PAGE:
Pfizer-Allergan Tax Magic Should Disappear
A tax inversion is a kind of magic trick. Driven by the dysfunction of the American tax code, U.S. companies can merge with smaller foreign competitors, shift their addresses overseas and -- hey presto -- steeply reduce their tax bills.
Hence Pfizer can merge with the much smaller Allergan, maintain its headquarters in New York and yet find itself officially located in low-tax Ireland. This is a legal, rational and fairly popular maneuver. And it's driving Washington bonkers.
For the second time in about a year, the U.S. Treasury is changing its rules to make such inversions harder. But don't expect these latest efforts to be any more successful than before. Here's a better idea: Congress should make inversions pointless by reforming the corporate tax code. This would also boost wages and growth, slash compliance costs, and attract investment -- while showing, believe it or not, that Congress can sometimes get things done.
The U.S. corporate income tax is, by almost any measure, a failure. At 35 percent, the rate is the highest in the developed world, and the American system is unusual in demanding that companies pay that rate on all income, no matter where they earn it. Yet because businesses can claim so many exemptions and deductions, the revenue yielded has been falling as a share of the economy for decades.
The burden of the tax falls heavily on workers. It encourages businesses to take on debt. It puts U.S. companies at a disadvantage to foreign competitors. And it induces them to spend vast sums on lawyers and accountants rather than on productive investment.
It also leads to inversions. Because companies can defer taxes on foreign earnings until the money is brought home, they tend to hoard cash overseas. This can have bizarre consequences, such as Apple -- a company with roughly $150 billion in cash at the time -- borrowing money to reward its shareholders. It also offers a huge incentive for U.S. companies to get a foreign address and for overseas competitors to acquire them.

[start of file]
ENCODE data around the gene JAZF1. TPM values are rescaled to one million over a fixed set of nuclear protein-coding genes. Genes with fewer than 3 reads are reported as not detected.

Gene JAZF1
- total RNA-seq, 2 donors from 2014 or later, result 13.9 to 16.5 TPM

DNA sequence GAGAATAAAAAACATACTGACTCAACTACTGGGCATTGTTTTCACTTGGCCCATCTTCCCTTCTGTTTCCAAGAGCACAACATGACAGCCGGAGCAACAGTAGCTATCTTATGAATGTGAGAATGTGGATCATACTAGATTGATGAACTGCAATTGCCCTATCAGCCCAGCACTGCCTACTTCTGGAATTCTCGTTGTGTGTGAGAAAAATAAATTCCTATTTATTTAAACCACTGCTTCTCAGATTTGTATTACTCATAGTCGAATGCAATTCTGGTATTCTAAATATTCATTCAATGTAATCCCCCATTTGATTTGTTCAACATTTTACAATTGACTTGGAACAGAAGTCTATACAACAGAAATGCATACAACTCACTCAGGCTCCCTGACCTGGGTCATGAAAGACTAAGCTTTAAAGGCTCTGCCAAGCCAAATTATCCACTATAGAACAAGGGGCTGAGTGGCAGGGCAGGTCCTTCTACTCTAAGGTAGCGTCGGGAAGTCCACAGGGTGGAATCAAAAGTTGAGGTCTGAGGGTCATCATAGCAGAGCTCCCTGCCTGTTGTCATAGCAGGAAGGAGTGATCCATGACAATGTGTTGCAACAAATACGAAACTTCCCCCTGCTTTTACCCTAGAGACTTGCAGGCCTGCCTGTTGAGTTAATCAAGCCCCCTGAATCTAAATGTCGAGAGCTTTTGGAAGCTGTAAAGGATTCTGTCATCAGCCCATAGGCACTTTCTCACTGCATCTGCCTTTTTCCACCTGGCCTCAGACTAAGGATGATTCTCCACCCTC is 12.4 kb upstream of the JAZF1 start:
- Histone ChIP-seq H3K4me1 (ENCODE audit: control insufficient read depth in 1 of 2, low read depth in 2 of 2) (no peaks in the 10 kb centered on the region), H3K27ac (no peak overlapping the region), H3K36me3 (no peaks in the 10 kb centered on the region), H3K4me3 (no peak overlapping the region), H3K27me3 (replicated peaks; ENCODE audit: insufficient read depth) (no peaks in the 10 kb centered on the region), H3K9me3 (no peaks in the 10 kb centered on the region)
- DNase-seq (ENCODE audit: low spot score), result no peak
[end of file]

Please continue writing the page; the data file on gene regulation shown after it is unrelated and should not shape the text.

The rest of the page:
The system is so illogical, in fact, that fixing it has become a rare topic of bipartisan agreement. President Barack Obama and House Speaker Paul Ryan have proposed corporate tax overhauls that have more in common than not. Senator Rob Portman has gone so far as to say there's a "remarkable consensus" on the issue -- not a phrase one hears every day in Washington.
There are two sensible ways to approach reform. One is to substantially lower the top corporate rate, while eliminating most of the deductions and exemptions that companies now spend so many billable hours pursuing. The second is to move the U.S. closer to a territorial tax system, in which most overseas earnings are exempt from U.S. taxation, accompanied by better rules to prevent "income shifting" to lower-tax countries and more funding for enforcement.
Either approach would also require measures to hold revenue constant. This complicates the politics, but only a little: Once there's agreement on the basic principle, balancing the books shouldn't be difficult. A better tax code would strengthen American companies, make the U.S. a more attractive place to invest, and put the tax magicians out of business. What's not to like?
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